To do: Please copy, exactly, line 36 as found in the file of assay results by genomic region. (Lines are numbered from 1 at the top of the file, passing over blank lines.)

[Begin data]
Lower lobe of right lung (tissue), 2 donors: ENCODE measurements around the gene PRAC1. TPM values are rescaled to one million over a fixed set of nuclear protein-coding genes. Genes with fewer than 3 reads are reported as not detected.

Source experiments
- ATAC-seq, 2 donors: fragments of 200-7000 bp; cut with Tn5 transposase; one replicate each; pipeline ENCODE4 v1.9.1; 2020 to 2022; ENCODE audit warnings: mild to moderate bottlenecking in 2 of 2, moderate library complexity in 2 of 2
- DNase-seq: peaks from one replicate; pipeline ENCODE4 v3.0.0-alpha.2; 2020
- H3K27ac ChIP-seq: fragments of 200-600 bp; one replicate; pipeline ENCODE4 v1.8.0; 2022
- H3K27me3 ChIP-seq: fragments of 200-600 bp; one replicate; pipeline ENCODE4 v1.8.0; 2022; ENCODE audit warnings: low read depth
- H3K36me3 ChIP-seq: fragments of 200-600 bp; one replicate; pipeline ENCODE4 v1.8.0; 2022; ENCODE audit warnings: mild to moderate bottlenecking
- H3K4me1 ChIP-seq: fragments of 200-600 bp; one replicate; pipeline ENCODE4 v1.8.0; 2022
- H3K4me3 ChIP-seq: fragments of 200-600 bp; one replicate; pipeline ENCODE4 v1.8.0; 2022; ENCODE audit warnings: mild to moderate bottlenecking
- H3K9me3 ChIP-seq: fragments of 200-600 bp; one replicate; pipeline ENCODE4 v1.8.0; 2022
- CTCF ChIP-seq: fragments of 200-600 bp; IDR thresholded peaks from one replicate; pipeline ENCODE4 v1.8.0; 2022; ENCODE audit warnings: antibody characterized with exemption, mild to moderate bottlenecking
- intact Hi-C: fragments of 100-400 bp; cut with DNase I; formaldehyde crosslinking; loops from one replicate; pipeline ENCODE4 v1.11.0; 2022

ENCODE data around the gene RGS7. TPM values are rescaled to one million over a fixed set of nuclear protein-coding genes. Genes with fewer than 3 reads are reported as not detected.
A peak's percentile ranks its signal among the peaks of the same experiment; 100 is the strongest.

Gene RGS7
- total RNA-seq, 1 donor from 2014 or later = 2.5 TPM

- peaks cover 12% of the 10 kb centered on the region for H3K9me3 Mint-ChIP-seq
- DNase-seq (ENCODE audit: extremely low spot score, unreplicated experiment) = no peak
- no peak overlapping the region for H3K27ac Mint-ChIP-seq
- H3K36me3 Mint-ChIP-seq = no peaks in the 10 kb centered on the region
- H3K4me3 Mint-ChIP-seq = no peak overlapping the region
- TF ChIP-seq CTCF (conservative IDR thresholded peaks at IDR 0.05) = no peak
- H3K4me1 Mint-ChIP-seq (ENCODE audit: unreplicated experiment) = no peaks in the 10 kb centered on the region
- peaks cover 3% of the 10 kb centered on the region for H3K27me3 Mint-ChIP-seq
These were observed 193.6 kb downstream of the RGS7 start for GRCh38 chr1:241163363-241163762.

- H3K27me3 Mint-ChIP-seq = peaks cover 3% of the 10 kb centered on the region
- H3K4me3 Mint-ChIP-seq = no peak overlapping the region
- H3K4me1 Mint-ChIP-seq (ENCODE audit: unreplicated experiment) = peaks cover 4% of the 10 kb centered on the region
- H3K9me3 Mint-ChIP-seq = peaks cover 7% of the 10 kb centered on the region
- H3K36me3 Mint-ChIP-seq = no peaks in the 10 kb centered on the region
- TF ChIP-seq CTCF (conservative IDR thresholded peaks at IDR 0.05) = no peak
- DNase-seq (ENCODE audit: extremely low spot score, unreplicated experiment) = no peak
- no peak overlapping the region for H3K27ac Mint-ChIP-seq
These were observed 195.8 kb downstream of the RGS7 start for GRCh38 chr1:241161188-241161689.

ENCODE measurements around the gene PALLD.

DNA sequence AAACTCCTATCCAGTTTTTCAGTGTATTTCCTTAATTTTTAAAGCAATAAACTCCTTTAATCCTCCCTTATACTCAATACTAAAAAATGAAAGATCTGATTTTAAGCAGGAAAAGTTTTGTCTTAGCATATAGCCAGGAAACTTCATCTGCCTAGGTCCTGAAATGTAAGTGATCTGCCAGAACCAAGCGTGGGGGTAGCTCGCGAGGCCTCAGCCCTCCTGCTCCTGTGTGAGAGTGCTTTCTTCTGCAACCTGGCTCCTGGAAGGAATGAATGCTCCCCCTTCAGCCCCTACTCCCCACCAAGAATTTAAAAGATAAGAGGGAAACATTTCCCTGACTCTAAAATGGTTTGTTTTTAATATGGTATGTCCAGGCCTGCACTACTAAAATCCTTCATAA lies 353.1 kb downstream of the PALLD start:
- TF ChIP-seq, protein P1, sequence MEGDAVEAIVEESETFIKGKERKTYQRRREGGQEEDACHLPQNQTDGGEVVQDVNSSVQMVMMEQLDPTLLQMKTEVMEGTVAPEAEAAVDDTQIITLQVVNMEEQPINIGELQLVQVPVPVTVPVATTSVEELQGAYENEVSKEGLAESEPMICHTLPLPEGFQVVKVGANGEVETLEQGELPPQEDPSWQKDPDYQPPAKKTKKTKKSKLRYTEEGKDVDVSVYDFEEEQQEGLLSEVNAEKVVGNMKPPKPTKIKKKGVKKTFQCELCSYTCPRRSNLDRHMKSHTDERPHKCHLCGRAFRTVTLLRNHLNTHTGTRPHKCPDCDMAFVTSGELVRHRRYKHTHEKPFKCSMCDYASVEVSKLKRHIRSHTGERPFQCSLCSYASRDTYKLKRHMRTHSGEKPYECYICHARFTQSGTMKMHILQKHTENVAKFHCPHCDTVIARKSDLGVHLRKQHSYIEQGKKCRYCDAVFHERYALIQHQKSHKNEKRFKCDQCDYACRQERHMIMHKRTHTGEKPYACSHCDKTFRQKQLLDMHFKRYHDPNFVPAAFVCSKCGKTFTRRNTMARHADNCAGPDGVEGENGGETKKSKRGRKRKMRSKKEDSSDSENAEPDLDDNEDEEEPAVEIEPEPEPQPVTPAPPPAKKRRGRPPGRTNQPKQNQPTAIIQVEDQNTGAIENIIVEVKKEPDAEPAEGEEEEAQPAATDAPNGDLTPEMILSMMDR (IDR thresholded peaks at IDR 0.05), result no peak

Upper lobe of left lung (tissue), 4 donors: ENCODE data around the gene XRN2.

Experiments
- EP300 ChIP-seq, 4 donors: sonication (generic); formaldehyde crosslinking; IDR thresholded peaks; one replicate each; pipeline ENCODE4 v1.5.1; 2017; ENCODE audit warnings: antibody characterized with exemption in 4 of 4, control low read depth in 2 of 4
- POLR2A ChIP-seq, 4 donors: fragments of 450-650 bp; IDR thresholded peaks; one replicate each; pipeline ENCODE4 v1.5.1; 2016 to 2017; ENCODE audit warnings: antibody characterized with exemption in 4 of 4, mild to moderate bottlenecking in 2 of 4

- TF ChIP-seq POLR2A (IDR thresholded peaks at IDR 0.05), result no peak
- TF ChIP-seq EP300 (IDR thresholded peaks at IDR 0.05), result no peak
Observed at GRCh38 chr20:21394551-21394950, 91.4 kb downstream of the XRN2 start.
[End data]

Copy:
DNA sequence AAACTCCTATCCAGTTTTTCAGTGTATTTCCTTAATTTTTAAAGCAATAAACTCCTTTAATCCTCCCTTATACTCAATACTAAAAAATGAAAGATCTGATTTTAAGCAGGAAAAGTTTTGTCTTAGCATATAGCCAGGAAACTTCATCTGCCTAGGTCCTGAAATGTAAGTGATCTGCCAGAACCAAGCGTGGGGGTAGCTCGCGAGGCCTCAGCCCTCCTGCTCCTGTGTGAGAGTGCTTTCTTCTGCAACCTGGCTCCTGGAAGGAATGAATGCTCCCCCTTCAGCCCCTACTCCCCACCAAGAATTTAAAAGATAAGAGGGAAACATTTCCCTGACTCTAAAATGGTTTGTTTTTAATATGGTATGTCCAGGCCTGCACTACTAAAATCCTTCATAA lies 353.1 kb downstream of the PALLD start: